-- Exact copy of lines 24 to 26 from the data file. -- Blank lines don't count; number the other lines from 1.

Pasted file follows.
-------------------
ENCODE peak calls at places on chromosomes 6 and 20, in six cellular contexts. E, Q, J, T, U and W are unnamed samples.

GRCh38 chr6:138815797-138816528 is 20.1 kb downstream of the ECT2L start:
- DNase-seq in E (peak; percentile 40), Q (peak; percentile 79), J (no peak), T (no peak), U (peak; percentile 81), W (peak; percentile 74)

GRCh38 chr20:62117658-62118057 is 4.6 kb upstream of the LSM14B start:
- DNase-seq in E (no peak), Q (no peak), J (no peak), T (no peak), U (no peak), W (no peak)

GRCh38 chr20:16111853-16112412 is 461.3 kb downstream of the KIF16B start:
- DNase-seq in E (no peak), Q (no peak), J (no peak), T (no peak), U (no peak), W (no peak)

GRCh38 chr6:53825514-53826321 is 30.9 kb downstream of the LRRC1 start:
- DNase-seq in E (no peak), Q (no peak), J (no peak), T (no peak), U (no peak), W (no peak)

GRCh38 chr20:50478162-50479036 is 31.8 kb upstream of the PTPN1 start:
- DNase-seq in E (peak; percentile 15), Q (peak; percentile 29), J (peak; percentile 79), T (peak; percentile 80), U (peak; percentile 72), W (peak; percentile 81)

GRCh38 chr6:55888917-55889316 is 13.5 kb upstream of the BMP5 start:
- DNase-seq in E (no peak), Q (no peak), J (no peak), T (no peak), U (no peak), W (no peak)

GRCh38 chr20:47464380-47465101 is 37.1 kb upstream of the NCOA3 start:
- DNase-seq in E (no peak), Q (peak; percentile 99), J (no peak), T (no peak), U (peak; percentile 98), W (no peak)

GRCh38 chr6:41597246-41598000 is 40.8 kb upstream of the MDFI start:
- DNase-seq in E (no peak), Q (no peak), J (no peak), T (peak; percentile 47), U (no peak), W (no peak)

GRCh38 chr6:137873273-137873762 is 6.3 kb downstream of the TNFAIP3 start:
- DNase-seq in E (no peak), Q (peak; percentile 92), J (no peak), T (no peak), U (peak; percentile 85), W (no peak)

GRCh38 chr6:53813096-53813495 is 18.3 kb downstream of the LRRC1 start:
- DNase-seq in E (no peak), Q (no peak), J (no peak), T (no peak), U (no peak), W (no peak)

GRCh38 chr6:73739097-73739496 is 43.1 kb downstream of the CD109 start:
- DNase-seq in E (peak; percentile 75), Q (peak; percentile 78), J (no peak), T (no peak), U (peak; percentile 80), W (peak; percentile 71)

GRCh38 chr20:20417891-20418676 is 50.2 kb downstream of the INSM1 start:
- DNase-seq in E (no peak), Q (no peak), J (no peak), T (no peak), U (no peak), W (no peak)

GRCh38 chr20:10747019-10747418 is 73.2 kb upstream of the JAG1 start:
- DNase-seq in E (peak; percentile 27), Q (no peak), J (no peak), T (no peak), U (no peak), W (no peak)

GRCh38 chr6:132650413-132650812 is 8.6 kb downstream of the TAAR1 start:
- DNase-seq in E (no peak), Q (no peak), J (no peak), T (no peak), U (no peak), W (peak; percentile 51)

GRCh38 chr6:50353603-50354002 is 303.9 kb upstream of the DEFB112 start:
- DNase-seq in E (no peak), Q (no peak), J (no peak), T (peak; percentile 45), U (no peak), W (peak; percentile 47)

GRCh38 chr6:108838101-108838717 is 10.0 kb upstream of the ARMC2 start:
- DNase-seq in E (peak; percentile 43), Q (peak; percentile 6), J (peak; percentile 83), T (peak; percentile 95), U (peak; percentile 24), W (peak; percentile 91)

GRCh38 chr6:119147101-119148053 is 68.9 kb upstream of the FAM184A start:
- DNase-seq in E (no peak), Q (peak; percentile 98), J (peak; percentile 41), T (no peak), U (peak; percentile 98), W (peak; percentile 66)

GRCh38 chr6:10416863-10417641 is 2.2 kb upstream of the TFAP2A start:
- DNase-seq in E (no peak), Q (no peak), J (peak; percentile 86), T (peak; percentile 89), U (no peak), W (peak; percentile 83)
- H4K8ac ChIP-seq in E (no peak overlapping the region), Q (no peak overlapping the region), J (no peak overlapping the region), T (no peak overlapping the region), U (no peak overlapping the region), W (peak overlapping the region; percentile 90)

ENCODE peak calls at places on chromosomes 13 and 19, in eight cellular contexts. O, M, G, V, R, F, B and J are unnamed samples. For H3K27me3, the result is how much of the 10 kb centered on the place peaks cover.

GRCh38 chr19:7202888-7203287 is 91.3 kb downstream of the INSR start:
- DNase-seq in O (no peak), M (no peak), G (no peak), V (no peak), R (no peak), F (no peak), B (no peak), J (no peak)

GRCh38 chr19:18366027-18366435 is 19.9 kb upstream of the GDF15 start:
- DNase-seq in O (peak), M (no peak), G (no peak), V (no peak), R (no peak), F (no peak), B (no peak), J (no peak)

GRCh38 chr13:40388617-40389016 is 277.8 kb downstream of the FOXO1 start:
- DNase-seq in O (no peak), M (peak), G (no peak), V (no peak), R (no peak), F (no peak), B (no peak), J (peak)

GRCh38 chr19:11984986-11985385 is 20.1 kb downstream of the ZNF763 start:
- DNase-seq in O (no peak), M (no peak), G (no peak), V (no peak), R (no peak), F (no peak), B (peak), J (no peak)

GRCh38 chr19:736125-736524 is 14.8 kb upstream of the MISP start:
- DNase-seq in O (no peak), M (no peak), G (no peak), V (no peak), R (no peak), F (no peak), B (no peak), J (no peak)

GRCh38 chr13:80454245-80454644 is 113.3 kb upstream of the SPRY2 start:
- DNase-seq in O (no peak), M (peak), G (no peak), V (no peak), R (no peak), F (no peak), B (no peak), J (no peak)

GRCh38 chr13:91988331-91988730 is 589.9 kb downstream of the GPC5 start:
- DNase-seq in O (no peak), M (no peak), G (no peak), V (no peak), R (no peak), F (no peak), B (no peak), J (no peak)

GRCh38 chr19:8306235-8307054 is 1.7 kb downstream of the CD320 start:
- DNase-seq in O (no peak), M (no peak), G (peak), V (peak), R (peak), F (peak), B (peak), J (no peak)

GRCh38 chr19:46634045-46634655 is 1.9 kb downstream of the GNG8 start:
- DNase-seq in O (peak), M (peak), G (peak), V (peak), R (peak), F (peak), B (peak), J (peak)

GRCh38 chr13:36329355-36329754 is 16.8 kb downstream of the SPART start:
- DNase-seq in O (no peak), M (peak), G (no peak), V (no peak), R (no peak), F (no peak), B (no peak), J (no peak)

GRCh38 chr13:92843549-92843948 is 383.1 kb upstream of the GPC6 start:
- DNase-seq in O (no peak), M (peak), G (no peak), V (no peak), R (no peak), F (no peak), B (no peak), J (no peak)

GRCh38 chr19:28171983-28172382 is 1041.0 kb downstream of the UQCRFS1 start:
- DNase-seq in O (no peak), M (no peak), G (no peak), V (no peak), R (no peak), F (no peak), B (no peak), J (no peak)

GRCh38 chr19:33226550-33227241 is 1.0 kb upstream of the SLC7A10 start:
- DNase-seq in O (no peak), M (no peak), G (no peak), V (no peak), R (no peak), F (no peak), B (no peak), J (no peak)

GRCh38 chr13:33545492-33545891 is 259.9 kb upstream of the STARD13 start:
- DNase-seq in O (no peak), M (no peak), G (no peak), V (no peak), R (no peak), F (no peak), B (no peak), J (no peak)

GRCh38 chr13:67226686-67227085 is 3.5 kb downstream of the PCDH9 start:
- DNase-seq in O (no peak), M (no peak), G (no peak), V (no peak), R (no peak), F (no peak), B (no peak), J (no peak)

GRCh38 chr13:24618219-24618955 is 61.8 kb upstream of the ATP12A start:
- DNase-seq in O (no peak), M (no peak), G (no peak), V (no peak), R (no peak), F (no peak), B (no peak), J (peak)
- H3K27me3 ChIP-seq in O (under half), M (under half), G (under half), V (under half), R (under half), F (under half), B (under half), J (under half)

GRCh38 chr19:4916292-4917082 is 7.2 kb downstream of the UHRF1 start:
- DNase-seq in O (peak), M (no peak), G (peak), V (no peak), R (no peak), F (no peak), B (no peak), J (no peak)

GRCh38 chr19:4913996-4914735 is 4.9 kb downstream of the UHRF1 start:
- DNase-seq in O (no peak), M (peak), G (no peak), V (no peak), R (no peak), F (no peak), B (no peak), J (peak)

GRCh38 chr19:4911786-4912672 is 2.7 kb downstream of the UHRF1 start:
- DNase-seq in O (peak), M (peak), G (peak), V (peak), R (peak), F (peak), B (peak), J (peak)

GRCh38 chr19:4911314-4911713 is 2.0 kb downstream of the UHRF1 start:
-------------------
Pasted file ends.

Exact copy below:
GRCh38 chr20:20417891-20418676 is 50.2 kb downstream of the INSM1 start:
- DNase-seq in E (no peak), Q (no peak), J (no peak), T (no peak), U (no peak), W (no peak)

GRCh38 chr20:10747019-10747418 is 73.2 kb upstream of the JAG1 start: